COLORADO SPRINGS — On Tuesday, issue 2C asked voters to extend Trails, Open Space and Parks (TOPS) tax for 20 years.
With 90 percent of the votes in, it looks like that it will no longer happen.
Unofficial results as of 11:48 p.m. with over 90% of precincts reporting
|Colorado Springs 2C TOPS||Votes||Percentage|
The ballot measure would have increased the tax from one cent for every $10 spent to two cents for every $10. The increase was intended to help with the city’s $270 million dollar backlog of projects and maintenance.
Colorado Springs City Councilman Richard Skorman walks every day in Stratton Open Space, the first property TOPS dollars helped purchase. He was a major advocate for the original TOPS tax and is behind the new initiative.
"We have so many parks in disrepair we have so many trails that lead to nowhere and we have other really valuable open space to buy and its now very expensive," he said, "It's the smallest tax of its kind of any city in the state."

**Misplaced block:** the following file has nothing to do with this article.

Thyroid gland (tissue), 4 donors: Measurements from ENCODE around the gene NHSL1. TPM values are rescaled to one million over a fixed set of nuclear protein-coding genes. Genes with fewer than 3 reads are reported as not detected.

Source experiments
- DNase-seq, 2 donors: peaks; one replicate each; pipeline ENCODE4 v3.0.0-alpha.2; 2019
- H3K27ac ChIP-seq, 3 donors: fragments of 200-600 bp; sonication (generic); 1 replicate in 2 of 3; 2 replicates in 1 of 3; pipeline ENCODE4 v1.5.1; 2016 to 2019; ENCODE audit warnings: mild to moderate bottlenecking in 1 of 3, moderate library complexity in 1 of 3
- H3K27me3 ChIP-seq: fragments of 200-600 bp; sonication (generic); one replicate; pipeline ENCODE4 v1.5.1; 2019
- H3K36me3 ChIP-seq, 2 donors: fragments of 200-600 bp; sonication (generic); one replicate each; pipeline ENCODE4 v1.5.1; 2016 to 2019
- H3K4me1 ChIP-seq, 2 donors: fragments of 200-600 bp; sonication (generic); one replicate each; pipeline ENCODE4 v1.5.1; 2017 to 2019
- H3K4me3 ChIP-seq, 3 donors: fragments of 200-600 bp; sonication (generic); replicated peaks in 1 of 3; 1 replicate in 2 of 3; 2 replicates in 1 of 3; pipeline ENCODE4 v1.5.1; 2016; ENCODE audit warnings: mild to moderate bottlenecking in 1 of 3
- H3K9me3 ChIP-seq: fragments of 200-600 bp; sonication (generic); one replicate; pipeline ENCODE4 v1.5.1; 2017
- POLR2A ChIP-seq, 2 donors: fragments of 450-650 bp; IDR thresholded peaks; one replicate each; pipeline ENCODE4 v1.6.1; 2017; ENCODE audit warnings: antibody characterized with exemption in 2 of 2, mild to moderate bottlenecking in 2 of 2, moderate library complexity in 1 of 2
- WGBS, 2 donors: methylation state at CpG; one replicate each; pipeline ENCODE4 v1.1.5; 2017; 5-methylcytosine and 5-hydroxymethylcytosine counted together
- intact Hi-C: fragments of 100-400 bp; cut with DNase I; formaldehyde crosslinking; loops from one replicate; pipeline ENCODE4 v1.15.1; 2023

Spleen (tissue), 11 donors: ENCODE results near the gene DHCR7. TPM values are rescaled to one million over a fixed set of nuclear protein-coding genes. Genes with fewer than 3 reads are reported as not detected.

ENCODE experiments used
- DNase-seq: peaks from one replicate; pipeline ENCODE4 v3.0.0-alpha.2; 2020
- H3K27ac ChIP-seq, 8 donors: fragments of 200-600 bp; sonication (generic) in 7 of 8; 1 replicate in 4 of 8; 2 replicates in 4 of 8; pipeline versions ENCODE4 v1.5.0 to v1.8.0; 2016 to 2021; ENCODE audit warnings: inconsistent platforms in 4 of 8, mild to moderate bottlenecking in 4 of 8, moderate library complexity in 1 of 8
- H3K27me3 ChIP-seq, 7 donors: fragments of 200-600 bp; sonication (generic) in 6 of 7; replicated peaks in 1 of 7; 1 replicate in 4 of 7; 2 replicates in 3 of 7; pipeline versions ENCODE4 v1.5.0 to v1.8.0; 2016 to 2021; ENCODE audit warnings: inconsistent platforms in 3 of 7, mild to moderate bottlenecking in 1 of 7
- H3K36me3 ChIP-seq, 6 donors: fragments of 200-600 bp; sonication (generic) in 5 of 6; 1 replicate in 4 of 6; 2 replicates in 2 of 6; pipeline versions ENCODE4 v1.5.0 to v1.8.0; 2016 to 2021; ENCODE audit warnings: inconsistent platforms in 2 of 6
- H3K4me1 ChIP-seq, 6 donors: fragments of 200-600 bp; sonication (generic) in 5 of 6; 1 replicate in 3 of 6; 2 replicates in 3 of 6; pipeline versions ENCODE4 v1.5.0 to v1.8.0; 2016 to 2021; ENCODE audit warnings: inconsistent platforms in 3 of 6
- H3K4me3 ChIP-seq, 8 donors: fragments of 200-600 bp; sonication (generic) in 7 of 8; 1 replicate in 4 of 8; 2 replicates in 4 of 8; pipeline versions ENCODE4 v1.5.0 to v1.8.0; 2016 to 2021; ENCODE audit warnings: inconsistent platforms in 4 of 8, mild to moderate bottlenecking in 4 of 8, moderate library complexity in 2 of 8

Colorado Springs Mayor John Suthers and all other members of City Council also supported 2C.
There was some vocal opposition from another group of park supporters who do not like changes from the original TOPS tax.
“The intent was to create a separate and protected tax dollar fund,” said Donna Strom.
She believes the 2C initiative creates the potential for TOPS dollars to be diverted from purchasing and preserving open space in favor of parks maintenance projects in the city.
The concerns were shared by Colorado Springs resident Bruce Hamilton.
"I love parks and I love open space, but I cannot support this ballot issue that will potentially harm the ability to acquire more open space," said Hamilton.
“This proposal still allows for that same amount of acquisition,” said
However, Colorado Springs Parks, Recreation and Cultural Services Director, Karen Palus, said that the initiative designates what percentage of money goes to buying open space, reducing the backlog of neighborhood parks not yet built and maintenance.
Other areas in Colorado have passed similar measures. In Boulder a similar tax is .62%; Jefferson County .5%; Fort Collins .25%.
Supporters say that there was talk of asking for a higher amount, but this amount was decided on as something voters would support.